Lovers And The Lonely: Korean Romantic Holidays
For most single people, once Valentine’s Day is over, the time for mushy lovey dovey stuff is over for an entire year. Plus, there’s the bright side of discounted Valentine’s Day candy at every store. The ability to put oneself in a self-induced chocolate coma for 24 hours was always kind of a relief. That is not the case in South Korea. They have three holidays that they use for couples to be together and buy each other gifts, and a fourth holiday for the single people.
Since most Korean people are not Christian, Christmas is used as one of the three holidays dedicated for couples to be amorous with each other, most frequently adults. Many couples will go away for a vacation together. One couple that I am very close with went to the Philippines for Christmas. This is one way they celebrate the coupley lovey dovey days in South Korea.
The girl I was seeing wanted to go away for two nights as well, but since I was unaware of this tradition I had already made plans to host a Christmas party for people at my house. Needless to say, I got in trouble; but that point is moot.
Valentine’s Day is a given; but for reasons I will go into, they don’t quite celebrate Valentine’s Day like westerners do. In Korea, on Valentine’s Day, the girls give their boyfriends or significant others a gift without expecting one in return. I got an earful from a few lady friends of mine who are/were dating Koreans at the time of Valentine’s Day; they didn’t get any gifts after they gave their man some presents.
That is the basic difference between celebrating Valentine’s Day in the West and celebrating both Valentine’s Day and White Day in Japan, Korea, or Taiwan. It is basically about who gifts what to whom and when. On Valentine’s Day, the woman does all the work and gives her man candy, usually chocolate. The old fashioned way was for a woman to make the chocolate by hand. A month later on March 14th, if the man wants to be with her, he will give her a gift worth three times as much to show he is interested. If he gives a gift of the same value, which signifies that the relationship is over. If he doesn’t give a gift at all, it is him showing his superiority. I personally find this puzzling, to say the least; but it is what it is in Korea.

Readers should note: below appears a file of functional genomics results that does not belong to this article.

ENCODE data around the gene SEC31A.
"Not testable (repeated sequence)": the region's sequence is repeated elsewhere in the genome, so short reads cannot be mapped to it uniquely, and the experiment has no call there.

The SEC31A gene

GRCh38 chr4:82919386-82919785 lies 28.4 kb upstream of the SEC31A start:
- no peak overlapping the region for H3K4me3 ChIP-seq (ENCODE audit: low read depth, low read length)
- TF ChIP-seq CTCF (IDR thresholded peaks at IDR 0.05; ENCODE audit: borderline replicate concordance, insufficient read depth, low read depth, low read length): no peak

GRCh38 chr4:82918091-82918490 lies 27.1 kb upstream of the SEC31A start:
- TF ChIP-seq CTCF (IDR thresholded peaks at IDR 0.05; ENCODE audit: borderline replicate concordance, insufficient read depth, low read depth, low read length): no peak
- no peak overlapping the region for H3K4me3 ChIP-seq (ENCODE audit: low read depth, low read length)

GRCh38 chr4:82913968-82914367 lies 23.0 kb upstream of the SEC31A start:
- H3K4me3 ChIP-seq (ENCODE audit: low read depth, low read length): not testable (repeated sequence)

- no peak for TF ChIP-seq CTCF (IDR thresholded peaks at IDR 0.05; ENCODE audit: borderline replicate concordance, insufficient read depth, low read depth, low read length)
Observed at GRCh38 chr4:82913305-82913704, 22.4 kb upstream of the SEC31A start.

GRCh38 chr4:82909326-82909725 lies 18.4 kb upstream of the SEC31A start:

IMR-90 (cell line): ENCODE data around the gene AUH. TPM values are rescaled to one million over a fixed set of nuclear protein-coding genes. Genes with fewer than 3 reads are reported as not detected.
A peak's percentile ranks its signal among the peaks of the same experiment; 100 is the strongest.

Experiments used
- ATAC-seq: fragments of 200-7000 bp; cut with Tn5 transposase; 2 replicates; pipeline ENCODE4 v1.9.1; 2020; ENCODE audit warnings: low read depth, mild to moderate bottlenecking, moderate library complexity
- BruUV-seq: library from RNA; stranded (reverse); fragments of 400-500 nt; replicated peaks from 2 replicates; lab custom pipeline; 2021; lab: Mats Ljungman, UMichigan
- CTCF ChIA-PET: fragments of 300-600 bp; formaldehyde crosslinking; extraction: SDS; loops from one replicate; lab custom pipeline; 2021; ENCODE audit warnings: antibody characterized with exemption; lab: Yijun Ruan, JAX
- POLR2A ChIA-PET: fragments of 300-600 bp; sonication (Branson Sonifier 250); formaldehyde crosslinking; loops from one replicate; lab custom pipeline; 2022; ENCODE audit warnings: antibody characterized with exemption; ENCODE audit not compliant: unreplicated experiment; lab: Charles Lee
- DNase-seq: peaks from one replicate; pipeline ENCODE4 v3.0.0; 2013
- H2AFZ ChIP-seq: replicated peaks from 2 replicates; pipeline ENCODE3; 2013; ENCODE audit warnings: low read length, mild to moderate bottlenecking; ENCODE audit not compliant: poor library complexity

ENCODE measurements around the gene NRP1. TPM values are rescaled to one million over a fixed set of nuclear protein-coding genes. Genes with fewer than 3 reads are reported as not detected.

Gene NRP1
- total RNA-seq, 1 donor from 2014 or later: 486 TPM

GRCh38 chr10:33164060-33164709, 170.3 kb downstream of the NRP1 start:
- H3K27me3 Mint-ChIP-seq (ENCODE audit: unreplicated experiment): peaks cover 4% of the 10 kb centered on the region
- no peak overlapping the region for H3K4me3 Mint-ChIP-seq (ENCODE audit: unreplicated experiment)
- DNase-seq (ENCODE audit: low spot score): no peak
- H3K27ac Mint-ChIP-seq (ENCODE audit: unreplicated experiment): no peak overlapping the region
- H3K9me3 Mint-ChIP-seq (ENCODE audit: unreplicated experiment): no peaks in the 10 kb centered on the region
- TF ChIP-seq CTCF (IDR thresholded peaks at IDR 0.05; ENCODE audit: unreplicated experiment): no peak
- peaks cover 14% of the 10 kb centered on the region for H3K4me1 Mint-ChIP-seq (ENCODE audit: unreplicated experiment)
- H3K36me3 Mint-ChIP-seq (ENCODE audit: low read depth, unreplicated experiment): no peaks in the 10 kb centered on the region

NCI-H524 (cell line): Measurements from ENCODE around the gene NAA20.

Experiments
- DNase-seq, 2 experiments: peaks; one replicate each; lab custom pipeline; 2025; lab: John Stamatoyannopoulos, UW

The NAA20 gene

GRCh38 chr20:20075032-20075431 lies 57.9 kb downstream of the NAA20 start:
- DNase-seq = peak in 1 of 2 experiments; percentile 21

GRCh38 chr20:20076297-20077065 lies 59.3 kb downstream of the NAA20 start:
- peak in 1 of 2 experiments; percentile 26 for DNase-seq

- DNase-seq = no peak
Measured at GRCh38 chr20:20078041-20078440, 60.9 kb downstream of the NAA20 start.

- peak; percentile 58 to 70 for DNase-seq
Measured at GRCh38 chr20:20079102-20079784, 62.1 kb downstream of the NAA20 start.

The idea of White Day came from Japan, and started in 1978. It was started by the National Confectionery Industry Association. It is literally a made up holiday so that men would give women something. In 1977, a Japanese company sold marshmallows and called it Marshmallow Day. From there it grew and spread across Asia, becoming White Day.
Then there is April 14th, also known as Black Day. It is for single people to sulk with their fellow single people. The tradition here is all the single friends get together and go out to eat at a Chinese restaurant. All the single people order the same dish and get jjajyangmyeon, or “black noodles.” Personally, I like this dish a lot; but if there is one day a year I don’t want to eat it is April 14th.
Image Credit: Preto Perola / Shutterstock